History of the Baldwin Park Unified School District
In September 1882, construction of the first school house began on the southeast corner of North Maine and Los Angeles Avenues. The school opened in 1884 and contained two rows of double seats, a central aisle leading to the teacher's desk, and a heating stove at the north end of the room. Mr. Frazier was the first school teacher.
According to Los Angeles County records, the Vineland School District was established in April 1888, with the first Board of Trustees taking office on July 1, 1888. In the fall of that year, Miss Jessie Washburn was elected as the school teacher. The first school house building was sold in 1890 for a private residence, and the school moved to another site. The District built the second school in 1890 and hired two teachers, Miss Ellen Lang and Miss Venna O. Finney. The second school house was relegated to the past in 1912, and later became a private Japanese school which stood as a landmark until it caught fire on September 5, 1936 and burned to the ground.
On January 10, 1910, the Vineland community joined the Covina Union High School District and all high school students attended Covina High School. In 1912, the District began construction of a larger school, which was completed in 1922 and named Central School.
In 1914, the community of Vineland changed its name to Baldwin Park, followed by the official name change of Vineland School District to the Baldwin Park School District.
In 1924, the District constructed another school site, which was completed in 1927. Margaret Heath, who had been a teacher in the District since 1906, was appointed as the principal of the new school, and John Hampton Watts was appointed as the District's first superintendent. Upon Mrs. Heath's retirement in 1930, the school was officially named in her honor. A few years later, the first Heath School building was demolished and a new building was erected at the same site in 1954. The school name remained the same.
As the District continued to grow, the third school, Kenmore, was constructed in 1939. During the 1940s, the three schools in the District adequately housed all elementary grade level students of Baldwin Park.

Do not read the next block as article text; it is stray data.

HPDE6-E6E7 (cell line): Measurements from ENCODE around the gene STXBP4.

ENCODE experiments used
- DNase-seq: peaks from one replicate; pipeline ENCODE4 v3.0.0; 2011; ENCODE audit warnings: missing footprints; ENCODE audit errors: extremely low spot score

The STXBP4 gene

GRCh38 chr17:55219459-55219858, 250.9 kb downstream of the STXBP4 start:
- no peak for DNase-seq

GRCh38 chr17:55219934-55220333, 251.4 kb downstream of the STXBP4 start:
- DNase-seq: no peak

In 1943, after the onset of World War II, the Baldwin Park School District served the community of Baldwin Park, and parts of the City of Irwindale, by providing an Early Childhood Education program for fathers and mothers who entered the war efforts. After World War II, community growth continued into the 1950s and 1960s, which resulted in the construction of new schools to accommodate the increased enrollment.
The original Central School building was sold to the City of Baldwin Park to be used as the City Municipal Building, and a new Central School was built in 1952 at a different location. With the unification of the Baldwin Park Unified School District, all high school students who previously attended Covina High School, transferred to a brand-new school in 1954, Baldwin Park High School. The final school to be built in the District was Olive, which opened in 1968.
Since its early days, Baldwin Park has seen many changes and evolved to accommodate a very diverse and tight knit community. In the early 2000s, with the support and contributions of its residents and community partners, the District initiated plans to update its school facilities to include a 21st Century modernization, as represented in a state-of-the-art-three-story science and engineering building at Sierra Vista High, a two-story building at Geddes Elementary, a new two-story facility at North Park Continuation High, state-of-the-art football stadiums at both comprehensive high schools, a beautiful performing arts center at the Adult and Community Education Center, an award-winning music building at Sierra Vista High, as well as various infrastructure upgrades throughout the District, to ensure that students have the access needed to learn in an ever-changing technological future.
Today, the District is proudly represented by its eleven (11) TK-5th elementary schools, three (3) 6th-8th middle schools, one (1) K-8th STEM Academy, two (2) comprehensive high schools, one (1) continuation high school, an adult education center, and an Early Childhood Education (ECE) program.
Our ECE program boasts Preschool, Early Head Start, and Head Start at 10 elementary schools, a children's center, a satellite location at Mt. San Antonio College, and satellites in the Tri-Cities area (including the cities of Bell, Cudahy, and Maywood).
Built in the early 1970s, the Children’s Center, has been used to house one of the State’s oldest ECE programs. In 1998, the center was named after Rachel Holliday, the program’s longtime director who retired that same year. Holliday had a vested interest in the community, as she was part of Baldwin Park High School’s first graduating class in 1954, and began working for the District at the age of 19 while attending Mt. San Antonio College. Under her leadership, the program gained much support and programs were expanded to provide needed services to the youngest members of the Baldwin Park Community. The goal of ECE is to reach every child, ages 0-5, within the community to ensure that they have the skills and knowledge to succeed in school and fulfill their dreams.
The Baldwin Park Unified School District currently serves students from ECE to Adult Education, and our mission is to ensure high achievement for ALL learners.